Presentation: Digital Publishing for Scale: The Economist and Go

Track: 21st Century Languages

Location: Empire Complex, 7th fl.

Duration: 10:35am - 11:25am

Day of week: Friday

Level: Intermediate

Persona: Architect, Developer

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What You’ll Learn

  • Learn about the pros and cons of leveraging Go as a development platform.

  • Hear about strategies for decomposition of a monolith into Go Microservices.

  • Understand how Go address concurrency and how it can benefit you.

Abstract

The Economist newspaper was first printed in 1843. Since then, readers consume news in rapidly evolving ways and technology has taken the forefront in delivering content and enabling the severe contest between intelligence, which presses forward, and an unworthy, timid ignorance obstructing our progress.

To meet these challenges, The Economist restructured its platforms for digital delivery by breaking down a monolithic CMS and adopting a distributed, microservices architecture. The Economist implemented Go to write services responsible for delivering content across products and platforms. Go has enable the team to quickly adapt to business needs and scale for growing demand, but it has not been without its own challenges. This talk will cover the struggles and victories in transitioning to Go and how Go has uniquely fit The Economist’s digital publishing goals.

Question: 

Would you describe your work at The Economist?

Answer: 

I am the lead engineer for the content platform team at The Economist. We deliver content to different products within The Economist (as well as to our external consumers). Our team is responsible for adding new features to the content platform thereby helping the business build new products.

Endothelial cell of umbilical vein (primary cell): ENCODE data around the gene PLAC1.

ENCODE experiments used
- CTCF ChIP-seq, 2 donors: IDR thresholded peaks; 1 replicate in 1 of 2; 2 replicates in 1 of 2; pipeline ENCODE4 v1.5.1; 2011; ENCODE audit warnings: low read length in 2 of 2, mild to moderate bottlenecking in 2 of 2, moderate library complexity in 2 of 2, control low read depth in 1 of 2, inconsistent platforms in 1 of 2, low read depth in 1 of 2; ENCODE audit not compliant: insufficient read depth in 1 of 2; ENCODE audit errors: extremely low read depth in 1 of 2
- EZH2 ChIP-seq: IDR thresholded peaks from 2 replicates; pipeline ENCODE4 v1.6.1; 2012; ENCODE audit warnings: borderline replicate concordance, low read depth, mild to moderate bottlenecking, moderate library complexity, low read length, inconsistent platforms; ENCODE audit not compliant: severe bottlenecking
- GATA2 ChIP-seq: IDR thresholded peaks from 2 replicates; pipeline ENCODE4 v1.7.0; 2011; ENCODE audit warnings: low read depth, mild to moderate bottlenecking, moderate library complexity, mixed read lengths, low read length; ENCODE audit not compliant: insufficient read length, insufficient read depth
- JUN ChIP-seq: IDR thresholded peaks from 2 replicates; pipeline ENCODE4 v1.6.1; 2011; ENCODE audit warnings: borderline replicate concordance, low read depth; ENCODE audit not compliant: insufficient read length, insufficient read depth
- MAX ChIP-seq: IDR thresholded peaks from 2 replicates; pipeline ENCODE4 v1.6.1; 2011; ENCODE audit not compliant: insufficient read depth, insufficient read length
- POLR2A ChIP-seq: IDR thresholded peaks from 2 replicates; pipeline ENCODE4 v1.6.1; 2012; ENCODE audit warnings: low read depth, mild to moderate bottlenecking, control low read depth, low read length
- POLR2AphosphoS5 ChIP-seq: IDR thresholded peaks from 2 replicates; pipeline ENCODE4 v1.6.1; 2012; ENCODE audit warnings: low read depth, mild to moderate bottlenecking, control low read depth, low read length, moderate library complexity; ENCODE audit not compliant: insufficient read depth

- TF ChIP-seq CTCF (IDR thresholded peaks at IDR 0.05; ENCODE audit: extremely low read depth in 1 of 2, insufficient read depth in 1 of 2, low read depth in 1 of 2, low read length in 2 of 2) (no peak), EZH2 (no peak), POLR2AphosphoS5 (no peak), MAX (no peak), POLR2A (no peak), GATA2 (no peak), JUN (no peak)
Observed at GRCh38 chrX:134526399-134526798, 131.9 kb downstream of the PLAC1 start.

Technically, it is a distributed platform, that is DevOps heavy. We use the Go language for coding applications. On the frontend, we have a Rest API but we also use GraphQL for some of the advanced queries. We use Elasticsearch for indexing and linking content.

Question: 

What is the motivation for your talk, Digital Publishing for Scale: The Economist and Go?

Answer: 

At The Economist we moved from a traditional monolith Drupal CMS architecture to a distributed system implemented using the Go programming language. I want to share this experience, and talk about some interesting use cases, where using Go helped us. I would also like to highlight the use cases where it was not a good fit.

Question: 

Who is the target audience for this talk?

Answer: 

It is mostly for developers who are interested in the Go programming language and have considered using it. I will talk about some of the well-known benefits of Go, together with some of the lesser known features, which we found useful.

I will also talk about the overall framework, and how we moved from a monolith to a distributed architecture. Architects may find this part of the talk interesting.

Question: 

What can a developer expect to take away from this talk?

Answer: 

The talk will be helpful for developers who are interested in Go but haven't work with it much before, as well as developers looking to breakdown systems into smaller, scalable components. I will show how many features of the language help developing scalable platforms, such as Go's built in concurrency support.

The talk will give both the pros and cons of using Go. So on the downside, I will demonstrate a scenario which was easier to implement in JavaScript as compared to Go.

Speaker: Kathryn Jonas

Lead Engineer @TheEconomist

My name is Jonas, I’m the Lead Engineer for the Content Platform at The Economist and a product of Midwestern comfort food, fantasy novels, and a love for complexity. After studying Political Theory, I found my passion in using technology to solve social problems. I’ve lead projects for organizations in Beijing, London, and New York, applying technology to diverse challenges such as mission impact evaluation, editorial transparency and trust, and online learning and collaboration. I thrive on engaging software architecture debates and working with animated, empowered teams (and coffee).

Find Kathryn Jonas at

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